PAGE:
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4

A brief history of what science thought about the sun can be found here . It is reasonable that once thermodynamics advanced to the point of measuring and calculating energies the discrepancy between heat output of the sun and the age of the earth had to be explained. They tried with gravitation, but until the discovery of nuclear energy and E=m*c^2 it ...


0

And why more toward yellow than green? Human vision and perception of colors is a complex process. It is safe to say humans are not very good at determining the actual spectral distribution of light they see. The sunlight may very well have frequency distribution that has maximum in green and humans may still see it as having different coloration. That ...


-1

Note the vertical scale on the two graphs you gave: The solar spectrum at sea level is given as an intensity (power per area), and it is very nearly flat over most of the visual range. The eye sensitivity is given as a percentage, which the wikipedia page where it is used does not explain beyond calling it "normalized" and "relative brightness sensitivity." ...


0

A great amount of planetary data is available at this NASA website. There doesn't appear to be a strong correlation, but you could use this NASA data to do the statistics.


13

(edited version. My thanks to Rob for clearing up my misunderstandings) As dmckee writes, weak interactions between DM particles and baryons are necessary to capture dark matter, otherwise particles that enter the solar system would simply move through it and eventually leave it again. More specifically, the local rms velocity of DM particles is commonly ...


1

Your number of 100km/s might be true for the "average speed", but probably way off for the "root mean square" speed. Dark matter can be - on average - orbiting the galactic potential with everything else, however individual WIMPS will be of much higher velocity, thus making the $v_{rms}$ very high. (this high speed follows from the standard assumptions on ...


15

Well, like anything else that comes in from distant parts it's going out again without a either a three-body momentum transfer or some kind of a non-gravitational interaction. If you assume a weakly interacting form of dark matter, then I think the answer has to be yes, but the rate is presumably throttled by the weak interaction cross-section of your ...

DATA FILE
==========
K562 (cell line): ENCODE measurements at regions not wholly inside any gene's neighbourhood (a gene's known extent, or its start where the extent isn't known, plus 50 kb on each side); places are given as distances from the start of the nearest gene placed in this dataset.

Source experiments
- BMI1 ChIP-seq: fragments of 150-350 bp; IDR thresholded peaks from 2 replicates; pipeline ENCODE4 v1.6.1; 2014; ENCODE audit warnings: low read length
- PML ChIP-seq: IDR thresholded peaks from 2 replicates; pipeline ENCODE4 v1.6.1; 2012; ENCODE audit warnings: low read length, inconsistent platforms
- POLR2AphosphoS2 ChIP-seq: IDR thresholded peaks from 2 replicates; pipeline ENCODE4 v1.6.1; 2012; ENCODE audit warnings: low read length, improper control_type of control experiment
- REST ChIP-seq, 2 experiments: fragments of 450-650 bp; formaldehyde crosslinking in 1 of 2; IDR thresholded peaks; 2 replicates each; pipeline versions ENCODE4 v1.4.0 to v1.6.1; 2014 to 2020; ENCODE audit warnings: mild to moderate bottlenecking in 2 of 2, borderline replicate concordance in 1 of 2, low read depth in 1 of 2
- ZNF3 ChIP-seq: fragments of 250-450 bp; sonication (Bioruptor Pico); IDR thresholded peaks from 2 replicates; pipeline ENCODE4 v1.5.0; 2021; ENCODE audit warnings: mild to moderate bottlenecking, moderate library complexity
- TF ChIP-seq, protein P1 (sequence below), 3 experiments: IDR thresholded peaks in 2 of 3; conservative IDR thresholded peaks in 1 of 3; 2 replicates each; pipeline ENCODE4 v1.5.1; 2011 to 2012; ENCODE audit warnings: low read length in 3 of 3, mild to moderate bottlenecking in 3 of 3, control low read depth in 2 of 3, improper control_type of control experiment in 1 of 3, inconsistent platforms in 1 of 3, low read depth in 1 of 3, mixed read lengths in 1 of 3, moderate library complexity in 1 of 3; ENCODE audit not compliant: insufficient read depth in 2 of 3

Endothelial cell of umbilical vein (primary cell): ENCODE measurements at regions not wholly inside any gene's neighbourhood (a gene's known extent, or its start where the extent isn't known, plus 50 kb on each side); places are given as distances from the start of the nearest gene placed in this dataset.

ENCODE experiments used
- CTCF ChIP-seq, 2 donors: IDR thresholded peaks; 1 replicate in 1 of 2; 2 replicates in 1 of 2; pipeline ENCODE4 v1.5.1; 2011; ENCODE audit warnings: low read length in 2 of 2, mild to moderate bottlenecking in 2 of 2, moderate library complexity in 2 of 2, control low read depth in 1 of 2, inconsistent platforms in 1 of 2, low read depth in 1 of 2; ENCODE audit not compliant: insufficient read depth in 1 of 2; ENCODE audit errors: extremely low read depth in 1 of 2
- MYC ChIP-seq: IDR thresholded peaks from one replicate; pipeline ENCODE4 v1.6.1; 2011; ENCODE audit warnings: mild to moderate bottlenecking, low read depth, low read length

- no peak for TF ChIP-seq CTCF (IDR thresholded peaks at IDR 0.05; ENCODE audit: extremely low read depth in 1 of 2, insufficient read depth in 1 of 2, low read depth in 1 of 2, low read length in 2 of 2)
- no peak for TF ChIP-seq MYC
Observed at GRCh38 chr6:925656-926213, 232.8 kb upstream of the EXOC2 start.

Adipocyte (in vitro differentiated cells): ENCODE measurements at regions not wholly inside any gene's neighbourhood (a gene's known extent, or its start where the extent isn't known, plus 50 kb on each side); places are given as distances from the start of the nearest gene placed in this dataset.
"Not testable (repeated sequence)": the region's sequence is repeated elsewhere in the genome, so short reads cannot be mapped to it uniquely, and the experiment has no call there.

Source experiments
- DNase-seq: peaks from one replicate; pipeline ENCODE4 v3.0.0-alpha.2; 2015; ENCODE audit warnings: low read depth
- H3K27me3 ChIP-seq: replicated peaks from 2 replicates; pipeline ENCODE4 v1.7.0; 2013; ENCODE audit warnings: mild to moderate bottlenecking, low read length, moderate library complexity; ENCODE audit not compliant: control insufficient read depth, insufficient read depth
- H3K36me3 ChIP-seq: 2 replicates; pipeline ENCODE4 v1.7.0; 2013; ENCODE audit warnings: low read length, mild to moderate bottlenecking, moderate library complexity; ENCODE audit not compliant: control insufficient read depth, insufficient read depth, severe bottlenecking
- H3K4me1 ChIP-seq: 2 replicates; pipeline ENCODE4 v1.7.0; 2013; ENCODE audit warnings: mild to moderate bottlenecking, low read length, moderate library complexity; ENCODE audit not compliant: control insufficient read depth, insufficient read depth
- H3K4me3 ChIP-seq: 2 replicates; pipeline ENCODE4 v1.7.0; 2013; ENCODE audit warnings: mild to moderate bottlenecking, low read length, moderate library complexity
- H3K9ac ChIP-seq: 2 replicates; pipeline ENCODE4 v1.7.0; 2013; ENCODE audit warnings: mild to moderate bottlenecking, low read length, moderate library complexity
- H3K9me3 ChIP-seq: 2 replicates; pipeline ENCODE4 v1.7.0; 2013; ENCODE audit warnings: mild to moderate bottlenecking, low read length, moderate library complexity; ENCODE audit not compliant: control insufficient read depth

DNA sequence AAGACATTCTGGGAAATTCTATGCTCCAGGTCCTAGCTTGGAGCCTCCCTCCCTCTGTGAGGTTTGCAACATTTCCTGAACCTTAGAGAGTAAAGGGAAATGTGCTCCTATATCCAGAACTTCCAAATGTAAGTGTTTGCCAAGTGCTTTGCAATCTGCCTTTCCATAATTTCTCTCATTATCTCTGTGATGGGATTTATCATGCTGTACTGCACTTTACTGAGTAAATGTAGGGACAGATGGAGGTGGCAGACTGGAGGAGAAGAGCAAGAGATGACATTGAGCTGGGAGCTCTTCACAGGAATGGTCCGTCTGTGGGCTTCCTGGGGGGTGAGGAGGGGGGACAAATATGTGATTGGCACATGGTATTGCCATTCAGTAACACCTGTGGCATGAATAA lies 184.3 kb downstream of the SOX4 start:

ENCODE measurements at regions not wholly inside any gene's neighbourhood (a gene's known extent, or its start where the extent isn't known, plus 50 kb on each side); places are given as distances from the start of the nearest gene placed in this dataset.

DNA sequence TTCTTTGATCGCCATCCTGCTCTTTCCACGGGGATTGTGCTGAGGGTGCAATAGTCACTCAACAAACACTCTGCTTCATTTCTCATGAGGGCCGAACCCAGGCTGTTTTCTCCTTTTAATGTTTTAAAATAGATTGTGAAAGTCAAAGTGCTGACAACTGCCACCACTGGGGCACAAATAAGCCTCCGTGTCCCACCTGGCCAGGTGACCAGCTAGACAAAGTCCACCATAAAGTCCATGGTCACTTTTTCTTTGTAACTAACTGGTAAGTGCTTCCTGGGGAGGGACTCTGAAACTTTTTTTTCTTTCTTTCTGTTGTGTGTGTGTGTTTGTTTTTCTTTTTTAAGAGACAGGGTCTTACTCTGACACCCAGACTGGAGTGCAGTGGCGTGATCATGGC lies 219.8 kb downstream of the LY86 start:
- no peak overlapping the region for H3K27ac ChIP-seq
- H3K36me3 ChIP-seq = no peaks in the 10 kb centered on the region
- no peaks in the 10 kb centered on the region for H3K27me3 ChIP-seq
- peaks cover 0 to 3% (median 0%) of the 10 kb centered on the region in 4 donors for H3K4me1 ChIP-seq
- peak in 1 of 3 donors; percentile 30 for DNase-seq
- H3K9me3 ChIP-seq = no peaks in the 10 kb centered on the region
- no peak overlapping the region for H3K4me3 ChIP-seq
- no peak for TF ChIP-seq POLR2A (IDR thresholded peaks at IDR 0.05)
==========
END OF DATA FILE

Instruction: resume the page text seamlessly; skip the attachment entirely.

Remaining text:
0

they are 3 ways to exchange heat : conduction, convection, and radiation. When we touch an object, the heat is transferred from the hot body to the cold body thanks to electrons collisions within the mediums. The speed at which this heat is transferred depends on the thermal conductivity. The convection is a similar process that involves matter like air ...


1

In a physics lab there is a (more or less) unambiguous definition of the word heat. In a pub there is not. In general usage, the word can mean different things. For example, it might mean "thermal energy". It might mean "thermal energy transfered by conduction". It might mean "infrared radiation". From context, I think you have taken the second of ...


1

As the moon is continually receding from the earth due to the tides, the end result will be a stable orbit. about 2.3 billion years from now, the increase of the Sun's radiation will have caused the Earth's oceans to vaporize,[13] removing the bulk of the tidal friction and acceleration. The orbit should be stable. But the sun will finally become a ...


0

The Sun will collide with the Earth. The orbits are stable. But in about 5 billion years, the Sun will run low on hydrogen and begin burning helium. This will make it expand and engulf the Earth.


2

32,000 - 100,000 lux is the typical range of illumination that the Sun provides. You don't have to look at the sun, you look at the world it illuminates. Lux is a "per unit area" quantity - not a "per solid angle" quantity. The variation in values mostly depends on the position of the sun in the sky - when it is low, there is significant scatter of sunlight ...



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